Rooftop Tent Camping Tips & Tricks

Rooftop Tent Camping Tips & Tricks

For those who love to take their adventuring to the next level, it's hard to go past a rooftop tent. They're comfortable, make setting up and packing down a breeze and enable you to camp anywhere your 4WD will take you. What's more, sleeping in an elevated position gets you up off the cold ground and improves airflow - not to mention the view! Like anything though, it can take a little time to really get the feel for your rooftop tent and smooth out any small gripes that can get in the way of a good time. So to help out, we've put together a few tips and tricks to help you stay ahead of the game when it comes to sleeping comfortably in your rooftop tent.

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Hard Shell or Soft Shell Rooftop Tents?

First up, it is worth taking a quick look at the two different types of rooftop tents as they differ a bit in their design. The two main types of rooftop tents consist of either a hard shell or a soft shell design. As both types have their pros and cons depending on what you camping needs are, here is a breakdown of everything you need to know:

Soft Shell Rooftop Tents

Soft shell rooftop tents are made from waterproof fabric like canvas or nylon and fold open to the side with part of the tent extending past the edge of your vehicle. The tent is attached to a hinged platform and held up by a series of poles. Soft shell rooftop tents are folded, which means they are usually bigger than your car once they are fully extended and set up. They aren't the most aerodynamic in design though and will add drag to your car when driving. But apart from that, soft shell rooftop tents are a more affordable option for 4WD campers and offer plenty of living space for camping.

Hard Shell Rooftop Tents

Hard shell rooftop tents have a rigid floor and ceiling, usually made from plastic, fibreglass or aluminium and walls made from waterproof canvas or similar. These tents pop straight up in a box shape, or are hinged at one end to form a wedge shape. They generally have gas struts to help make setup easier. They're more expensive and often smaller than soft shells but are more robust and much easier to pack up and down. Apart from having a more aerodynamic design, hard shell rooftop tents are quicker to set up and are more durable than their soft shell counterparts.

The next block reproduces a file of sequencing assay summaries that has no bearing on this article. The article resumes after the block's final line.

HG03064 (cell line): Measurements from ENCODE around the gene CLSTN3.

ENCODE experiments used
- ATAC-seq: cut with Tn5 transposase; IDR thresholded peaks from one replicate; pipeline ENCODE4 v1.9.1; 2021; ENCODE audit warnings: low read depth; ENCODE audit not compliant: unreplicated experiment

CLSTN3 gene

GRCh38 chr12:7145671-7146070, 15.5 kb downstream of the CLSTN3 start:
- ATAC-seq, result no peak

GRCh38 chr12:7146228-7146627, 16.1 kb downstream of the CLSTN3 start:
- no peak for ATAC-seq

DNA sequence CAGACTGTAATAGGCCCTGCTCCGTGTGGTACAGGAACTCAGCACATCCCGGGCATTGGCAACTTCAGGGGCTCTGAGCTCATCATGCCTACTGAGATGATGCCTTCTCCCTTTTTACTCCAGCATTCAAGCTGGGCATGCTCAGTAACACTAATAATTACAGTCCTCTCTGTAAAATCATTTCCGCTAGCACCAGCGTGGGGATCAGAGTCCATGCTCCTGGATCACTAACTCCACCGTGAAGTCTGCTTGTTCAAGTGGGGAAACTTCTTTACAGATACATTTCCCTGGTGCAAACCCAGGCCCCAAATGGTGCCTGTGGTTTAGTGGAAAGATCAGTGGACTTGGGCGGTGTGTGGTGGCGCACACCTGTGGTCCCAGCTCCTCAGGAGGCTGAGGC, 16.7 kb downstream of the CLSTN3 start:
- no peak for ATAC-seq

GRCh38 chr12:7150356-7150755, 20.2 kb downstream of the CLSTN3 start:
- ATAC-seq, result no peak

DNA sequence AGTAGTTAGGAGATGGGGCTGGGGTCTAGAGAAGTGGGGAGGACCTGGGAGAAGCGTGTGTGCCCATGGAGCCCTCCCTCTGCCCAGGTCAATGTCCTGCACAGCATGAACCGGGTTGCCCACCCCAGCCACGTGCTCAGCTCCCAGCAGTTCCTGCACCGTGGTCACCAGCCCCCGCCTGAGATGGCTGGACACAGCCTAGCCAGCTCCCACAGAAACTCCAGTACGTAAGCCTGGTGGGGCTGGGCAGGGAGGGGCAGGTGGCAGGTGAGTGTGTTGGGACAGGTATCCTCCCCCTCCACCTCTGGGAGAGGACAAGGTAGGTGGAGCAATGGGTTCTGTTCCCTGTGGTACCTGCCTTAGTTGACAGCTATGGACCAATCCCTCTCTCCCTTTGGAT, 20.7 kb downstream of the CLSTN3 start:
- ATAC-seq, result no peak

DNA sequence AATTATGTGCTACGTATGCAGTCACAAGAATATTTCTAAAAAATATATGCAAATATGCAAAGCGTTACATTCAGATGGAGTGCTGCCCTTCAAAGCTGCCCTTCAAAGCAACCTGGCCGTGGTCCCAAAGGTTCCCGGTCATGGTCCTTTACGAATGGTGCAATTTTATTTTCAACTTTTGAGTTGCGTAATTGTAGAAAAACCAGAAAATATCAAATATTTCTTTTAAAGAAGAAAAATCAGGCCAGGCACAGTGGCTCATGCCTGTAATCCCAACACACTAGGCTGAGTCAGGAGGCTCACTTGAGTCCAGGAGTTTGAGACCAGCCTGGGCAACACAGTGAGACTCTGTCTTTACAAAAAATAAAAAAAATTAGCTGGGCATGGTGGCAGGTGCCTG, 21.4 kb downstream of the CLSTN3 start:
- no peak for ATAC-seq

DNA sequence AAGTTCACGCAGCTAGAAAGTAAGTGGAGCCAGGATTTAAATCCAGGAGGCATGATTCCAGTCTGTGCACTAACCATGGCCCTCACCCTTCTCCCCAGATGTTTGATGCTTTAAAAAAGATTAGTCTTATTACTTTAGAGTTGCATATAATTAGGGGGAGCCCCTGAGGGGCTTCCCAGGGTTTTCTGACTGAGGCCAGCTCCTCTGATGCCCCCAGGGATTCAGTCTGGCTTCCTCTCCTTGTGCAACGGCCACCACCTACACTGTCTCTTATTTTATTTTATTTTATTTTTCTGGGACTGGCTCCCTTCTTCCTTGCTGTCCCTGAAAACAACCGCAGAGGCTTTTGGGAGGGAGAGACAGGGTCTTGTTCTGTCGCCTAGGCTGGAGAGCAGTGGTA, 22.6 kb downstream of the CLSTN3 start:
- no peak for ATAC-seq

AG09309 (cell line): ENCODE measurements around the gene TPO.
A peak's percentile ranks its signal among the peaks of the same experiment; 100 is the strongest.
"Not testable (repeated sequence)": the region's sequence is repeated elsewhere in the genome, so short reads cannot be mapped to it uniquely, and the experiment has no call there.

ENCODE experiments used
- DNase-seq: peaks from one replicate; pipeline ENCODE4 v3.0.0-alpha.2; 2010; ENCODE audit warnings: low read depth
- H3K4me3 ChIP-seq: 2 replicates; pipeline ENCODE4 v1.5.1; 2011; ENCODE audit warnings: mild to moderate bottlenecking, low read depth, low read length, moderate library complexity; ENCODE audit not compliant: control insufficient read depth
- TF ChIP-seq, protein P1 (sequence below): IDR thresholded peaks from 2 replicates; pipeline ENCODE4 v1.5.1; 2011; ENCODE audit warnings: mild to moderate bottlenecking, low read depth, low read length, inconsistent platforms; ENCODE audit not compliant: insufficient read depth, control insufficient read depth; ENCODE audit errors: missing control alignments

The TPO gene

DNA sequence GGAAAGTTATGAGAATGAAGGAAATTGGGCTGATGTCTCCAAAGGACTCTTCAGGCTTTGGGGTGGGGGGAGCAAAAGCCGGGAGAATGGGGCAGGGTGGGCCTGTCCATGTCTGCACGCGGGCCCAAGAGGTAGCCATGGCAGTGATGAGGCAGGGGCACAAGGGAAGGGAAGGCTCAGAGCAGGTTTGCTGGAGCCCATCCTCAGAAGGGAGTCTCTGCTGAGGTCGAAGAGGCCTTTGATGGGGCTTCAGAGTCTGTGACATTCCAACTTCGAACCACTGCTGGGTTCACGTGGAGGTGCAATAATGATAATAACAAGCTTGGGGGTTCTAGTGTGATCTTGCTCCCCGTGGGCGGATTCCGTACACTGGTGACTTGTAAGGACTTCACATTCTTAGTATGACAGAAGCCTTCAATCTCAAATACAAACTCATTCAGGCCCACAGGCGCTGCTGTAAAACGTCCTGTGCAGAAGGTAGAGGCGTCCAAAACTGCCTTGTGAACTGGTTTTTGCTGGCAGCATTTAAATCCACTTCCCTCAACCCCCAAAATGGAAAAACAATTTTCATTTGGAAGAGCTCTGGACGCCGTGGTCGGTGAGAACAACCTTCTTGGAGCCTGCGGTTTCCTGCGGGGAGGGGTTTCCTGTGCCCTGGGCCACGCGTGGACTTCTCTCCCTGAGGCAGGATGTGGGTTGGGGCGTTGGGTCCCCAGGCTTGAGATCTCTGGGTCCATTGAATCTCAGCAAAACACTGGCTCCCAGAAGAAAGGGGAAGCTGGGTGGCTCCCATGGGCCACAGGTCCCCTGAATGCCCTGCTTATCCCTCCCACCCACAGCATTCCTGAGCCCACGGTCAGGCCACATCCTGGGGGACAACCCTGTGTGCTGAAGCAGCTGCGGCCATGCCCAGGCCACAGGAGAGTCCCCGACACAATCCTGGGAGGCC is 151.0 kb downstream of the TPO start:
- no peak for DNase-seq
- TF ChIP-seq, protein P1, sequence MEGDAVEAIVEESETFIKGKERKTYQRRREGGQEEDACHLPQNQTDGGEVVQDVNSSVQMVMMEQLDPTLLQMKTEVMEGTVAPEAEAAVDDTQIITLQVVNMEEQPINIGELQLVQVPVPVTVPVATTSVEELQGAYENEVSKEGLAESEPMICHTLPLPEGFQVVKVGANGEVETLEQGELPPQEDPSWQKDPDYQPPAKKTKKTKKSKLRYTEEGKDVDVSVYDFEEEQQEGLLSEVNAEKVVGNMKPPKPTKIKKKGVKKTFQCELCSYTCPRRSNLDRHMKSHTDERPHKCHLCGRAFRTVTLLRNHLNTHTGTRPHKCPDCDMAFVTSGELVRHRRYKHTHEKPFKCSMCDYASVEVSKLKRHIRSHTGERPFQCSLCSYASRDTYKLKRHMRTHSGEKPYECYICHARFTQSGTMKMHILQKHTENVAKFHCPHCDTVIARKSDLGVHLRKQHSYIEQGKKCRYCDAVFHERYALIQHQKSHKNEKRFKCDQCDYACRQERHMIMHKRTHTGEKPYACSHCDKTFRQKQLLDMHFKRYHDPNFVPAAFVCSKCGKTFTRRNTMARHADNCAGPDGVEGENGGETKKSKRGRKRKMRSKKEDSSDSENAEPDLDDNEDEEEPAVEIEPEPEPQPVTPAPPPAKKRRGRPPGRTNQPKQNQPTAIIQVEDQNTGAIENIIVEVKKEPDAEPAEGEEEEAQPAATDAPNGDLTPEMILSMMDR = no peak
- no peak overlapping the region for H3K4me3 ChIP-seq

Top Rooftop Tent Camping Tips

When you are focused on the journey and don't want to waste time setting up a full camping tent and campsite, rooftop camping tents are exactly what you need. They are quick to set up, compact and are perfect for hitting the road in a hurry. Whether you are a first time rooftop camper or have a few years of experience under your belt, here are the best tips to maximise your rooftop camping experience:

Store Your Bedding

One of the best things about rooftop tents is there's usually enough room to keep your bedding set up. So you can leave your sleeping bag (or duvet if that's your preference) and blanket set up and ready to go which will save you precious time when it comes to setting up the rooftop tent later. You can even leave a few small essentials such as a torch or headlamp inside the rooftop tent as well.

Ensure You Park Level

Parking level ensures a good nights sleep and no midnight injuries!

One of the great things about a rooftop tent is that it enables you to camp just about anywhere. That said, you do want your car to be level. The last thing you want is to be rolling out of bed at night - it's a fair way down! If the ground at your chosen campsite isn't level, you can use levelling blocks or even blocks of wood to get your vehicle level and ensure a secure night's sleep.

Upgrade Your Mattress

Most rooftop tents come with a good mattress as standard - it's part of what makes them great in the first place. But adding an extra mattress, or swapping out the existing mattress for a premium sleeping mat will not only provide next-level comfort with more padding and support, it can actually help keep you warmer by acting as an extra layer of insulation. Doubling up your mattress will obviously add an extra layer between you and the outside air, and it'll also provide more padding.